Ovaries are responsible for the hormones estrogen and progesterone that bring on periods, contribute to feminine anatomy and sustain pregnancy. However, like most other areas of the body, this helpful organ can turn cancerous, and detecting the early signs of ovarian cancer is key.
According to the American Cancer Society, over 20,000 women will be diagnosed with ovarian cancer this year. A staggering 14,000 will die from it, a rate that reflects the usual timing of the cancer’s diagnosis.
Because ovarian cancer can disguise itself in its early stages as a simpler problem, many patients don’t catch it until the later stages. However, if caught early, patients have over a 90 percent treatment success rate, according to ACS.
Dr. Edward Tanner, from the Johns Hopkins University School of Medicine, told Fox News that “we used to call ovarian cancer the silent killer but it’s really not completely silent.”
Always check in with your doctor about any abnormal symptoms, especially if the symptoms resemble early ovarian cancer.
The biggest factor to consider with the early signs of this disease is whether your symptoms are an abrupt change from what you’re used to experiencing.
Also, your symptoms will usually persist for weeks or months and even recur regularly throughout the day. You should get medical evaluation if you have one of these early signs:
- Abdominal pain or pressure
- Increased urination or urge to urinate
- Abnormal fullness during or after eating
- Difficulty eating
As you can see, these symptoms are vague and can suggest a variety of health problems. If you do have ovarian cancer, though, the symptoms will persist and get worse over time.
Other symptoms that suggest a worsening of the cancer include pain during sex, irregular periods, fatigue, indigestion/constipation, heartburn or back pain.
How Genes Play a Role
Several factors can affect your risk of getting ovarian cancer, and one major factor is genetic mutation. BRCA1 and BRCA2 are two genes in the body that suppress tumor proteins and repair damage to DNA cells.
If these genes have mutated, the body won’t be able to repair DNA damage effectively, and cancer can grow more easily.
According to the National Cancer Institute, women with one of these gene mutations have a nearly 40 percent chance of getting ovarian cancer, compared to 1 percent in the general population.
Thankfully, you can undergo genetic testing if you suspect that you have this gene mutation. For instance, you may choose to do so if you have a family history of breast or ovarian cancer.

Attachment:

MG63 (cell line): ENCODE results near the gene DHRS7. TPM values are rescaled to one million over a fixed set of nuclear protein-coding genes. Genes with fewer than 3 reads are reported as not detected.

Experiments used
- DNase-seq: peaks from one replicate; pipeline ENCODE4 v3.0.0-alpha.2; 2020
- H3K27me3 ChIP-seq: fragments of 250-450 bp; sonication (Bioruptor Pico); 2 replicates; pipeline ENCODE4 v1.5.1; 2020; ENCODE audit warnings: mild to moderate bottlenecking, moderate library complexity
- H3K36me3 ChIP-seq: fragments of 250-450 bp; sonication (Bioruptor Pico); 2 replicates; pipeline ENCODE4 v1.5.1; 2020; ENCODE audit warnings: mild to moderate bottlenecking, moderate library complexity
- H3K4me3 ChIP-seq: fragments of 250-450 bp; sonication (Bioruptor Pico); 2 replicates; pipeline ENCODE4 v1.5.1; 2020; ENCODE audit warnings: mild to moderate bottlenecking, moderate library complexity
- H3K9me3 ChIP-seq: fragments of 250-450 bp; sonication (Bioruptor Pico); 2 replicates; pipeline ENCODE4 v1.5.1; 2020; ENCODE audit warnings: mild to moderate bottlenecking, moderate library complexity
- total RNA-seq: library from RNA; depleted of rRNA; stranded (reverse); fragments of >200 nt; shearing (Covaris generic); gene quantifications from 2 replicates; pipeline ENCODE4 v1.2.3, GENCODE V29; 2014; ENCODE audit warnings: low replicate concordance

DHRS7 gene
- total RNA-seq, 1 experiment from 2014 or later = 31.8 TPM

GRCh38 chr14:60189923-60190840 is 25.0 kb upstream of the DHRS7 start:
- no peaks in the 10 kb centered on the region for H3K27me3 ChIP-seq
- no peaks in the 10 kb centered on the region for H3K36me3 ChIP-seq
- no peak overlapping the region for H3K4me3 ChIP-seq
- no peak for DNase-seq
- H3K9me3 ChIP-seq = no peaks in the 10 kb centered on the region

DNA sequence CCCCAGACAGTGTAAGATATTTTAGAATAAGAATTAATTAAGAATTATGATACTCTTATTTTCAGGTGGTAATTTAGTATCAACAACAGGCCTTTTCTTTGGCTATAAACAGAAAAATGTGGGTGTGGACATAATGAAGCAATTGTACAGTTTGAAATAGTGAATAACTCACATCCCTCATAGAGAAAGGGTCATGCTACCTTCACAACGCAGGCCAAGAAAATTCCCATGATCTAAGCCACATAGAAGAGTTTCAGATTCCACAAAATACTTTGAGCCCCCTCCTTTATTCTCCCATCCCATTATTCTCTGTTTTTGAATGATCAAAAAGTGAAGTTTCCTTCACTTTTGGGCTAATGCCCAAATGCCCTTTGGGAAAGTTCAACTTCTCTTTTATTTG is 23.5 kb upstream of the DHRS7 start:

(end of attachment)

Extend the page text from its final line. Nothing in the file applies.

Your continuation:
What happens if you do have the BRCA1 or BRCA2 mutation? First, you can choose to start cancer screenings early. Some experts recommend as early as 25 years old in these cases.
You can also make lifestyle changes to reduce your risk of disease, such as eating a healthy diet and exercising. For ovarian cancer specifically, you may lower your risk by taking birth control, having a pregnancy, breastfeeding or removing your ovaries.
In addition to this genetic mutation, other risk factors for ovarian cancer are
- Family history
- Personal history of breast, colon or uterine cancer
- Use of fertility or hormone medications
- Personal history of no pregnancy
Because of the nature of ovarian cancer, you will likely need surgery as part of your treatment. In the early stages, your doctor may only recommend a minimal surgery with removal of one ovary and fallopian tube.
However, if the cancer has progressed, your doctor may recommend removal of both ovaries as well as some surrounding tissue. Next, the surgery is usually followed by chemotherapy treatment to kill the cancer cells.
Some doctors may recommend targeted therapy drugs which actually hone in on the cancer cells’ ability to divide and multiply. In some cases, you may also have hormone therapy as an option, in which the drugs taken inhibit the body from making estrogen.
The ovaries are an important part of your reproductive system. While they can get cancerous tumors, you will greatly enhance your treatment success by catching early signs of the ovarian cancer. Be sure to look into any abnormal signs, especially if the symptoms persist or worsen.
This article first appeared on AskDrManny.com.